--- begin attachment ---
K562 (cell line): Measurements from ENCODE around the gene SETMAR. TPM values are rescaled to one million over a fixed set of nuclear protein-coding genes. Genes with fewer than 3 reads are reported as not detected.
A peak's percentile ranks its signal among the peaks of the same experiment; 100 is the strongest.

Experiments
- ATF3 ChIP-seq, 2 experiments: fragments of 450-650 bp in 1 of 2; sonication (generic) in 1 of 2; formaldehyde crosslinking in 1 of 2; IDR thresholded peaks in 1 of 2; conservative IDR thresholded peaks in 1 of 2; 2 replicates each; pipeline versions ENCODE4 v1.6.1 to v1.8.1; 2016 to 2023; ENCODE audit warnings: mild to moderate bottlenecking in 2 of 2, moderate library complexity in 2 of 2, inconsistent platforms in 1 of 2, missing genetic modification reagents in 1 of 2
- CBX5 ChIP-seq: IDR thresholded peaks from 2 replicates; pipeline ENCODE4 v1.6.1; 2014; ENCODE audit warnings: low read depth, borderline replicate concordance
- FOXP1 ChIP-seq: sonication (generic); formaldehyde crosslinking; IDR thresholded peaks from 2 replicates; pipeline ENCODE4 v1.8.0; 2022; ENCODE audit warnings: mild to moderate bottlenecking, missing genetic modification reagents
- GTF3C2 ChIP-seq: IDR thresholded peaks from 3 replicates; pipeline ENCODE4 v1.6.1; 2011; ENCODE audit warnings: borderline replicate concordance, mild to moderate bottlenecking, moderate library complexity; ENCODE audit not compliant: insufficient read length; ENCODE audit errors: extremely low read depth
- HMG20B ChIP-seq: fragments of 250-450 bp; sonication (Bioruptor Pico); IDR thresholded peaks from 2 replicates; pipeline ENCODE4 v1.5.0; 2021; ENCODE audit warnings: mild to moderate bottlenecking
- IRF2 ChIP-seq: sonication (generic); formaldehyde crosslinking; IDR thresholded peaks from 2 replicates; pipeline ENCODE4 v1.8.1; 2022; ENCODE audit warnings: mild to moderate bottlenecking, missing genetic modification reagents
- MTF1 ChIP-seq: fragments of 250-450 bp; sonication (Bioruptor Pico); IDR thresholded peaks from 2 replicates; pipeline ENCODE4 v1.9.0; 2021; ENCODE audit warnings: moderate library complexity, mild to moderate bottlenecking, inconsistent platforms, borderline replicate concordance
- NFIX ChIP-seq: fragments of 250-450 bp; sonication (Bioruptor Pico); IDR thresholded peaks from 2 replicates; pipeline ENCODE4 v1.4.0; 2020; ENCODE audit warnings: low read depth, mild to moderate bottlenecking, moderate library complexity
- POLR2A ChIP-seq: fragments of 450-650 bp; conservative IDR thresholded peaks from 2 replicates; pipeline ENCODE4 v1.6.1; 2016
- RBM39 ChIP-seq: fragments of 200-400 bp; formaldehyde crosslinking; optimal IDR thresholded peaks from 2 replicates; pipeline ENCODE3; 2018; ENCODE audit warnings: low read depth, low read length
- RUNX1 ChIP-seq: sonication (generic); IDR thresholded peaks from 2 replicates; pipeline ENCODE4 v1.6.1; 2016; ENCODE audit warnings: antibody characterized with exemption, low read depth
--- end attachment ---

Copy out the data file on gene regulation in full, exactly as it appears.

K562 (cell line): Measurements from ENCODE around the gene SETMAR. TPM values are rescaled to one million over a fixed set of nuclear protein-coding genes. Genes with fewer than 3 reads are reported as not detected.
A peak's percentile ranks its signal among the peaks of the same experiment; 100 is the strongest.

Experiments
- ATF3 ChIP-seq, 2 experiments: fragments of 450-650 bp in 1 of 2; sonication (generic) in 1 of 2; formaldehyde crosslinking in 1 of 2; IDR thresholded peaks in 1 of 2; conservative IDR thresholded peaks in 1 of 2; 2 replicates each; pipeline versions ENCODE4 v1.6.1 to v1.8.1; 2016 to 2023; ENCODE audit warnings: mild to moderate bottlenecking in 2 of 2, moderate library complexity in 2 of 2, inconsistent platforms in 1 of 2, missing genetic modification reagents in 1 of 2
- CBX5 ChIP-seq: IDR thresholded peaks from 2 replicates; pipeline ENCODE4 v1.6.1; 2014; ENCODE audit warnings: low read depth, borderline replicate concordance
- FOXP1 ChIP-seq: sonication (generic); formaldehyde crosslinking; IDR thresholded peaks from 2 replicates; pipeline ENCODE4 v1.8.0; 2022; ENCODE audit warnings: mild to moderate bottlenecking, missing genetic modification reagents
- GTF3C2 ChIP-seq: IDR thresholded peaks from 3 replicates; pipeline ENCODE4 v1.6.1; 2011; ENCODE audit warnings: borderline replicate concordance, mild to moderate bottlenecking, moderate library complexity; ENCODE audit not compliant: insufficient read length; ENCODE audit errors: extremely low read depth
- HMG20B ChIP-seq: fragments of 250-450 bp; sonication (Bioruptor Pico); IDR thresholded peaks from 2 replicates; pipeline ENCODE4 v1.5.0; 2021; ENCODE audit warnings: mild to moderate bottlenecking
- IRF2 ChIP-seq: sonication (generic); formaldehyde crosslinking; IDR thresholded peaks from 2 replicates; pipeline ENCODE4 v1.8.1; 2022; ENCODE audit warnings: mild to moderate bottlenecking, missing genetic modification reagents
- MTF1 ChIP-seq: fragments of 250-450 bp; sonication (Bioruptor Pico); IDR thresholded peaks from 2 replicates; pipeline ENCODE4 v1.9.0; 2021; ENCODE audit warnings: moderate library complexity, mild to moderate bottlenecking, inconsistent platforms, borderline replicate concordance
- NFIX ChIP-seq: fragments of 250-450 bp; sonication (Bioruptor Pico); IDR thresholded peaks from 2 replicates; pipeline ENCODE4 v1.4.0; 2020; ENCODE audit warnings: low read depth, mild to moderate bottlenecking, moderate library complexity
- POLR2A ChIP-seq: fragments of 450-650 bp; conservative IDR thresholded peaks from 2 replicates; pipeline ENCODE4 v1.6.1; 2016
- RBM39 ChIP-seq: fragments of 200-400 bp; formaldehyde crosslinking; optimal IDR thresholded peaks from 2 replicates; pipeline ENCODE3; 2018; ENCODE audit warnings: low read depth, low read length
- RUNX1 ChIP-seq: sonication (generic); IDR thresholded peaks from 2 replicates; pipeline ENCODE4 v1.6.1; 2016; ENCODE audit warnings: antibody characterized with exemption, low read depth